All of these products still have to label barley in bold, so that anyone with a barley allergy can easily recognise and avoid it.

But the levels of gluten in the product will be below 20ppm and is therefore considered safe for a gluten free diet.

Some products, such as breakfast cereals, contain barley malt extract but the levels are so low they are technically below 20ppm, yet not labelled gluten free.

The best way to navigate this minefield is to download the Coeliac UK Barcode Scanner App as safe products will be listed there.

What is codex wheat starch?

Some gluten free products use gluten free wheat starch, also known as codex wheat starch.

Any products that use this must label wheat as an allergen in bold in the ingredients list, for the benefit of people with a wheat allergy.

But if it is specifically labelled as ‘gluten free wheat starch’ or ‘codex gluten free wheat starch’ then the product is gluten free and safe for people with coeliac disease.

Are oats gluten free?

Oats in their natural form are gluten free, however in the UK anyone with coeliac disease should only eat specifically labelled ‘gluten free oats’.

This is because oats are often contaminated with other grains in the manufacturing process.

Gluten free oats are safe for a gluten free diet. Oats contain a similar protein to gluten, called avenin, which some people can be sensitive to.

If you eat oats and you find that you’re still getting coeliac-like reactions, it’s important to keep a food diary and go back to your doctor/dietitian.

These rules are the same when it comes to oat milk too – people with coeliac disease or on a gluten free diet should only drink gluten free oat milk.

I go into more depth on this subject in my guide to gluten free oat milk here.

Do I need to worry about gluten in shampoo?

I get asked a lot about gluten in cosmetics and the general rule from Coeliac UK is that if you’re not eating it, it’s OK.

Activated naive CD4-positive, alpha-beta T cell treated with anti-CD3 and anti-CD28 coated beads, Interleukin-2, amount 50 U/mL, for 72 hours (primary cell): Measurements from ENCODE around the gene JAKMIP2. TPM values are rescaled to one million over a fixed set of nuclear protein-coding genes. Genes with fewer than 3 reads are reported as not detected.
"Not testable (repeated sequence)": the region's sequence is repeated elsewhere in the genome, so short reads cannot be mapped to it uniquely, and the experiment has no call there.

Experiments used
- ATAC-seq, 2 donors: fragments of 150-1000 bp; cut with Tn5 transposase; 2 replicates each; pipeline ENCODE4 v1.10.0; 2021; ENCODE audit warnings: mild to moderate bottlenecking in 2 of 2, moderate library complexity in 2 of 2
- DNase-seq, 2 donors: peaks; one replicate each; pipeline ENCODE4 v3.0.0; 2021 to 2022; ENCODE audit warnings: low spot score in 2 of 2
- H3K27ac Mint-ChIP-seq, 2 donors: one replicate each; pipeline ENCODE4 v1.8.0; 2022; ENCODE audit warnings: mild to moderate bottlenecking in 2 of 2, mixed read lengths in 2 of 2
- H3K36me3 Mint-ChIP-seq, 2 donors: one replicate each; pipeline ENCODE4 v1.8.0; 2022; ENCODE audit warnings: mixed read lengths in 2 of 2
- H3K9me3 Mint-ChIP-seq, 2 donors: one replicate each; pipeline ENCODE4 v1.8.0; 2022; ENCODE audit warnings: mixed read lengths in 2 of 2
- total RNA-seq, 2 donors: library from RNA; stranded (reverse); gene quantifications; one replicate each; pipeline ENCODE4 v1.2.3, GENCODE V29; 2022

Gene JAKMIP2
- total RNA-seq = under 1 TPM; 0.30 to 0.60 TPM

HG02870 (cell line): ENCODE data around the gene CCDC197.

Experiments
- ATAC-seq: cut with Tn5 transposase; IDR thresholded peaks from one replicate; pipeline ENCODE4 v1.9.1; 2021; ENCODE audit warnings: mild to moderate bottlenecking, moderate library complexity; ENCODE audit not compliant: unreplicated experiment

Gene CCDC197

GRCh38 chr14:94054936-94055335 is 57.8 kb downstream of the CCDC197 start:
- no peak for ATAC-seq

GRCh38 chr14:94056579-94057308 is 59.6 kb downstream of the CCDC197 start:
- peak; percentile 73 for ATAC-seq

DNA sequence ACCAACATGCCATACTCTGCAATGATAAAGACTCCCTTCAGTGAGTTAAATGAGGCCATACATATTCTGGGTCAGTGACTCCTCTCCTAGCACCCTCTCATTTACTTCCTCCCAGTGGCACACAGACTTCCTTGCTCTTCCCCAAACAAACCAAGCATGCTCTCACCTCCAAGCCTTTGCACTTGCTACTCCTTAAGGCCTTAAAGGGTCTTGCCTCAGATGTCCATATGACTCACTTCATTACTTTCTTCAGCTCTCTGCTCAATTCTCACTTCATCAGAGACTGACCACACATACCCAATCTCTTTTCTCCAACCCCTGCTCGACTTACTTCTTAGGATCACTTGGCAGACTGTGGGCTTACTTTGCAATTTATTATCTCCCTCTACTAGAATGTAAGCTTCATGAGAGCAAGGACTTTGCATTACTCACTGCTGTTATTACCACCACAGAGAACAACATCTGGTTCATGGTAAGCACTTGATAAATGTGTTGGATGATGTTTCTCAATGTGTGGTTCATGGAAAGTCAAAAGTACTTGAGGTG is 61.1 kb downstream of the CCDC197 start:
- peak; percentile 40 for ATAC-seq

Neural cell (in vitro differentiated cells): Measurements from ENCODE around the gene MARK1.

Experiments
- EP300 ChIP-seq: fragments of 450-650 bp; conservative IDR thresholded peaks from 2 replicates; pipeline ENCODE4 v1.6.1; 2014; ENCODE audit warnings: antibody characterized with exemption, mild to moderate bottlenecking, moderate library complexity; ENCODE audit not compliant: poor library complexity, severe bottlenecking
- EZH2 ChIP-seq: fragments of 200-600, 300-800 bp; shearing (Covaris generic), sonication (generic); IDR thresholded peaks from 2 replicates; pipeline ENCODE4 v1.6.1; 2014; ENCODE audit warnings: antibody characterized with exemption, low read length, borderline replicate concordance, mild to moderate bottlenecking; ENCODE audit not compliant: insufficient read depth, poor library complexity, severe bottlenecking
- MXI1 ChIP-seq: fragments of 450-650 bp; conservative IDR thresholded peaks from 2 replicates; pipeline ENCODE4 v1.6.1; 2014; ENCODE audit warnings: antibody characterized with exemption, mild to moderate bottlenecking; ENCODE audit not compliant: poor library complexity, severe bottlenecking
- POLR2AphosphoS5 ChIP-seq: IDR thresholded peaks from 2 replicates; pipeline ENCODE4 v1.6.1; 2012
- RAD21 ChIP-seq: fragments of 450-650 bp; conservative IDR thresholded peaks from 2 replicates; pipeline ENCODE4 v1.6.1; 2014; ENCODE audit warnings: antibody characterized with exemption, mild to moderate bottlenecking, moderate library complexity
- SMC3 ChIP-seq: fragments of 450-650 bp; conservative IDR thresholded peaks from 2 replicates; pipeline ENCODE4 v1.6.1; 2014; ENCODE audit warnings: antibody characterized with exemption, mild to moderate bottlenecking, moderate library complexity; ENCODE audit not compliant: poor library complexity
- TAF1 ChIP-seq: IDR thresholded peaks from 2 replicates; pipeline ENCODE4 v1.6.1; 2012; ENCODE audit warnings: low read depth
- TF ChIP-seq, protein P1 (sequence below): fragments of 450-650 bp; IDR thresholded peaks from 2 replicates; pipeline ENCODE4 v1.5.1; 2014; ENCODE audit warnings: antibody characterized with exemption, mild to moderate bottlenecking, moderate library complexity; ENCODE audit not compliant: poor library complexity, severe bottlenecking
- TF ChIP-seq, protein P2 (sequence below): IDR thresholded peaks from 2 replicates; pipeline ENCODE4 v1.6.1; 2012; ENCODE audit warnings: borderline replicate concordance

Generally unless you are getting a lot of shampoo/shower gel/moisturiser/etc in your mouth you won’t ingest enough to cause a reaction.

Some people do find they get a reaction to gluten in cosmetic products but this is more likely due to a separate reaction to coeliac disease.

Is Bisto Best gluten free?

Ah, Bisto.

I remember for years having jars of Bisto Best (not the granules in tubs – they have gluten) but there seems to be a lot of controversy surrounding it now.

Ironic, given there are SO MANY gluten free gravy options on the market.

The short answer is: Jars of Bisto Best do not contain gluten in the ingredients.

They have more recently been marked with a ‘may contain traces of gluten’ warning.

However, the Coeliac UK scanner app says they are still gluten free.

Therefore, personally this would tell me the jars of Bisto Best are gluten free. 

Is Vimto gluten free?

I’ve seen a lot of heated debates about Vimto, but it appears that although it contains Barley Malt (which has to be listed in bold because it is an allergen) it is in fact gluten free.

The Coeliac UK app lists it as gluten free.

Vimto says on its website: “Vimto is classed as gluten-free. There is a very small amount of gluten present which carries through from the barley malt used in its manufacture, but the level is far below the threshold above which it would be considered to contain gluten (20 parts per million).”

Side note – I love that ‘is Vimto only popular in the UK?’ actually made it into their FAQs!

Is barley malt vinegar gluten free?

Malt vinegar is a bit of a confusing one as the advice has recently changed.

If you read this post when it was first published, it would have said barley malt vinegar was fine – but Coeliac UK has since changed its guidance.

As of January 2021, Coeliac UK will no longer be listing products containing barley malt vinegar or barley malt extract as safe for people with coeliac disease unless they are specifically labelled as gluten free.

This is placing a greater responsibility on the manufacturers to confirm that products contain less than 20ppm of gluten and can be labelled as gluten free.

And while this is a bit frustrating for those who have indulged in a sprinkle of vinegar for years, let’s hope it will force these companies into clearer labelling standards.

Although chip fans do not fear – I’ve seen a few brands of ‘gluten free’ labelled vinegars out there so it should be possible to track some down.